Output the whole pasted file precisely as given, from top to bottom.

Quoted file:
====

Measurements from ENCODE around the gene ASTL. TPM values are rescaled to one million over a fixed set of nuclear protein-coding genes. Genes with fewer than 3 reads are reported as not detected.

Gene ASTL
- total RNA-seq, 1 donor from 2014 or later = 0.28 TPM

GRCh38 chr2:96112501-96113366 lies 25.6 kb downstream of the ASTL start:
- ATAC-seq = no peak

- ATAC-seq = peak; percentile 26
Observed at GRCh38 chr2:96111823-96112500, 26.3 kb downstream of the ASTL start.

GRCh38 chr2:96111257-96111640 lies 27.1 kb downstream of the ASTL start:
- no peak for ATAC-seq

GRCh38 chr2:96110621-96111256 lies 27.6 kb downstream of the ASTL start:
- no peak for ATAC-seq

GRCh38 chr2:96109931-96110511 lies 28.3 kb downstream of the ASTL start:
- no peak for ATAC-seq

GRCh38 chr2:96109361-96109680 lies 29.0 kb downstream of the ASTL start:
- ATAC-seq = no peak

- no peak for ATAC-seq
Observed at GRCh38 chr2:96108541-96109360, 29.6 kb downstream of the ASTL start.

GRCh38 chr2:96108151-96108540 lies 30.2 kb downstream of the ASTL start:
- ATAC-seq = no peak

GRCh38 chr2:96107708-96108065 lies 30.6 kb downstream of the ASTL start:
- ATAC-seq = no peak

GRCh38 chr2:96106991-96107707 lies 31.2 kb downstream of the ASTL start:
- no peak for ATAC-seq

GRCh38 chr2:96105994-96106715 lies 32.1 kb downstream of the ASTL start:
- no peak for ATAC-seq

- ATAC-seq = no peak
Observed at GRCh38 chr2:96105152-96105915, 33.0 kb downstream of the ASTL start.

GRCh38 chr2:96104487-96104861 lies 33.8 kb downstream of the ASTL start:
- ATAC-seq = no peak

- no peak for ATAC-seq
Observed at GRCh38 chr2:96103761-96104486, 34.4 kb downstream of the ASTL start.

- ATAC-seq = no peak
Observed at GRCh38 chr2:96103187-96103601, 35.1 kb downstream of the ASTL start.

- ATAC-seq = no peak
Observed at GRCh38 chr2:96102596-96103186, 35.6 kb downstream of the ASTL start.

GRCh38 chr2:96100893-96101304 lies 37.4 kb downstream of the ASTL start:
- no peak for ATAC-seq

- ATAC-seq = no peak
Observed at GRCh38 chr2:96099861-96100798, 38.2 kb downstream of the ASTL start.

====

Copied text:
Measurements from ENCODE around the gene ASTL. TPM values are rescaled to one million over a fixed set of nuclear protein-coding genes. Genes with fewer than 3 reads are reported as not detected.

Gene ASTL
- total RNA-seq, 1 donor from 2014 or later = 0.28 TPM

GRCh38 chr2:96112501-96113366 lies 25.6 kb downstream of the ASTL start:
- ATAC-seq = no peak

- ATAC-seq = peak; percentile 26
Observed at GRCh38 chr2:96111823-96112500, 26.3 kb downstream of the ASTL start.

GRCh38 chr2:96111257-96111640 lies 27.1 kb downstream of the ASTL start:
- no peak for ATAC-seq

GRCh38 chr2:96110621-96111256 lies 27.6 kb downstream of the ASTL start:
- no peak for ATAC-seq

GRCh38 chr2:96109931-96110511 lies 28.3 kb downstream of the ASTL start:
- no peak for ATAC-seq

GRCh38 chr2:96109361-96109680 lies 29.0 kb downstream of the ASTL start:
- ATAC-seq = no peak

- no peak for ATAC-seq
Observed at GRCh38 chr2:96108541-96109360, 29.6 kb downstream of the ASTL start.

GRCh38 chr2:96108151-96108540 lies 30.2 kb downstream of the ASTL start:
- ATAC-seq = no peak

GRCh38 chr2:96107708-96108065 lies 30.6 kb downstream of the ASTL start:
- ATAC-seq = no peak

GRCh38 chr2:96106991-96107707 lies 31.2 kb downstream of the ASTL start:
- no peak for ATAC-seq

GRCh38 chr2:96105994-96106715 lies 32.1 kb downstream of the ASTL start:
- no peak for ATAC-seq

- ATAC-seq = no peak
Observed at GRCh38 chr2:96105152-96105915, 33.0 kb downstream of the ASTL start.

GRCh38 chr2:96104487-96104861 lies 33.8 kb downstream of the ASTL start:
- ATAC-seq = no peak

- no peak for ATAC-seq
Observed at GRCh38 chr2:96103761-96104486, 34.4 kb downstream of the ASTL start.

- ATAC-seq = no peak
Observed at GRCh38 chr2:96103187-96103601, 35.1 kb downstream of the ASTL start.

- ATAC-seq = no peak
Observed at GRCh38 chr2:96102596-96103186, 35.6 kb downstream of the ASTL start.

GRCh38 chr2:96100893-96101304 lies 37.4 kb downstream of the ASTL start:
- no peak for ATAC-seq

- ATAC-seq = no peak
Observed at GRCh38 chr2:96099861-96100798, 38.2 kb downstream of the ASTL start.